These deals were mostly carried out while the previous president, Armando Guebuza, was still in power, and could be linked to his efforts to clinch a third term in office. But his successor Filipe Nyusi, who was defense minister at the time, cannot easily claim ignorance.
However, the crux of the matter is that these companies are now in no position to pay off their debts and will end up having to be rescued by the government, with the costs of these corrupt deals falling onto the shoulders of Mozambicans for years to come. In fact, that has already started to happen, pushing public debt to more than 80% of GDP and triggering drops in sovereign ratings and rumours of default.
That not even the IMF knew anything about these loans highlights the limits of fiscal transparency and begs the question of how much corrupt governments are actually able to hide from international institutions, and their citizens, about the true state of their public finances.
According to data from the 2015 Open Budget Survey, governments around the world are not as transparent about their debt as they are with other aspects of public finance. While the global average score for budget transparency is 45/100, the average score for questions that look at public availability of detailed information on government debt and its composition is only 33/100.
Things get even worse when looking at guarantees provided by governments on debt incurred by public companies – so-called “contingent liabilities”. Average transparency on contingent liabilities is even lower, at only 22/100.
The role of international banks
Mozambique is now almost bankrupt in a number of ways: morally, due to the pervasiveness of corruption and greediness of its elites; politically, as its 20-plus years of peace are now at risk; and fiscally, with its ballooning debt and dashed hopes of a natural resource bonanza.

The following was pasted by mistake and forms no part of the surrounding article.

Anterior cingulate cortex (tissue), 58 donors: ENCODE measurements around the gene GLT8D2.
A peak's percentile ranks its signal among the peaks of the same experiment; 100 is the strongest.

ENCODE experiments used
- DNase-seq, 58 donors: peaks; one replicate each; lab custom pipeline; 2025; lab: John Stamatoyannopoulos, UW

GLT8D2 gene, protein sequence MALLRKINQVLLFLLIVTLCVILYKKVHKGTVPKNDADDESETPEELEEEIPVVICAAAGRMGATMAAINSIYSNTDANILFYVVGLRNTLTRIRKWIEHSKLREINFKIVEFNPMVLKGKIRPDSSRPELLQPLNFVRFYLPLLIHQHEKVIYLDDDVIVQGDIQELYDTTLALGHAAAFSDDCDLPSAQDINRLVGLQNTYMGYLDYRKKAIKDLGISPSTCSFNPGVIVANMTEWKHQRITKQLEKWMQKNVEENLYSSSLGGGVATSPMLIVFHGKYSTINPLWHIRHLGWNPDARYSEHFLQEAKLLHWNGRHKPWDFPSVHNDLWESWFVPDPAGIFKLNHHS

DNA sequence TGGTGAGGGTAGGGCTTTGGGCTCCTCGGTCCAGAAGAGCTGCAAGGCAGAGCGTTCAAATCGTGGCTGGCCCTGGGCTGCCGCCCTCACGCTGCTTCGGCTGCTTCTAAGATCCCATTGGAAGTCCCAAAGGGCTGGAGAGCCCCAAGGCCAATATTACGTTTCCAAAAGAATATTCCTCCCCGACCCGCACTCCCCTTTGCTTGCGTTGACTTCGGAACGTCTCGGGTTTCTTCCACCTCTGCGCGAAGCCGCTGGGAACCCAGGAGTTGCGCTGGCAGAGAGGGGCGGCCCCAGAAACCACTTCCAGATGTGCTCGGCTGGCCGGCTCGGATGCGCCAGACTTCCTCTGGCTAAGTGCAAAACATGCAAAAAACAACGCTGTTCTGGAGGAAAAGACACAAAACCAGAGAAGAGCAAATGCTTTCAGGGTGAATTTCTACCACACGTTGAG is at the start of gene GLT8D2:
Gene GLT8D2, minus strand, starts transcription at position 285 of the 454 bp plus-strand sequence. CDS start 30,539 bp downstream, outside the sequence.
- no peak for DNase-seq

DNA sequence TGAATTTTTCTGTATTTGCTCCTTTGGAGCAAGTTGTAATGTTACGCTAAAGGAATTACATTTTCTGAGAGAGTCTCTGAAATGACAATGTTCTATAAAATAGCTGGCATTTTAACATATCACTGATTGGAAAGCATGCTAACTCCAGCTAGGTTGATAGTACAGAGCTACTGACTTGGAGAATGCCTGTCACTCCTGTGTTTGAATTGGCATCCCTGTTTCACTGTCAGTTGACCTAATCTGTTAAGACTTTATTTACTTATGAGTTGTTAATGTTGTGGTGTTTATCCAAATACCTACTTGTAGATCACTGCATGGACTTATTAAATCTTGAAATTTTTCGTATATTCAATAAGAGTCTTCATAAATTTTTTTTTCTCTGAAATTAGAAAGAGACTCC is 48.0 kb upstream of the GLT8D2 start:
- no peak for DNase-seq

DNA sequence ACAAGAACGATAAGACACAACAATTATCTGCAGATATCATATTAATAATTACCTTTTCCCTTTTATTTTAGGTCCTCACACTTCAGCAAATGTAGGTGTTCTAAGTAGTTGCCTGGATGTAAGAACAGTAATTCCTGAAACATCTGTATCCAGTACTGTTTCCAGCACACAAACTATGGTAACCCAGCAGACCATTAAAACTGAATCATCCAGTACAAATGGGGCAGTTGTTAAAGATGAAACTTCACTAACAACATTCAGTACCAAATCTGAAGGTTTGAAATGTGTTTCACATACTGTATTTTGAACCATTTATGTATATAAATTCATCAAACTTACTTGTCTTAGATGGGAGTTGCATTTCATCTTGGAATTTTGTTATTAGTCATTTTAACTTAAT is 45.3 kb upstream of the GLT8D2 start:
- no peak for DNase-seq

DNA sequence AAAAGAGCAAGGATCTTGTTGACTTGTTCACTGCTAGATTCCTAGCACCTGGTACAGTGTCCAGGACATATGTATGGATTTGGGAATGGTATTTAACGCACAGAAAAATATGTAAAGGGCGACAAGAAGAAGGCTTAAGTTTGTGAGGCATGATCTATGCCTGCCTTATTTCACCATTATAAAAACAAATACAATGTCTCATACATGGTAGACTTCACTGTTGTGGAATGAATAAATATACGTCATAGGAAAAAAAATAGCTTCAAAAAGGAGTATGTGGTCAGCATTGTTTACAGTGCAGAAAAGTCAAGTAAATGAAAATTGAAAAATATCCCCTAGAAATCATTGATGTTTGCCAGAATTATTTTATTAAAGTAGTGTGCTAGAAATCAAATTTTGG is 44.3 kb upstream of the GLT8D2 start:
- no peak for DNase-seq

Whether the country will pull itself together depends mostly on domestic factors, including whether the people responsible will be held to account. However, it would be wrong to put all the blame on corrupt Mozambicans. Reputable international banks walked off with hefty fees for helping shady public companies incur debts that were not only of dubious economic value, but clearly against the laws of the government guaranteeing those debts, as they had not been screened and approved by the Mozambican Parliament.
Surely there are ways to ensure that large profits for some do not result in whole countries going bankrupt. In a number of cases, some basic due diligence by international banks and investors might be enough. But if international banks cannot be made to comply with basic requirements themselves, there could be a role for independent watchdogs, either official – like the IMF itself – or through citizen-led initiatives that check on dubious deals being offered to international investors.
In other words, a combination of more transparency and independent monitoring could help avoid other painful bankruptcies. Sunlight, alongside a number of watchful eyes, could indeed be one of the best disinfectants.
We can only hope that Mozambique’s cautionary tale will force other countries to take note and the international community to take action.
Paolo de Renzio is Senior Research Fellow with the International Budget Partnership.
Adriano Nuvunga is Executive Director of the Centro de Integridade Pública, a Mozambican civil society group.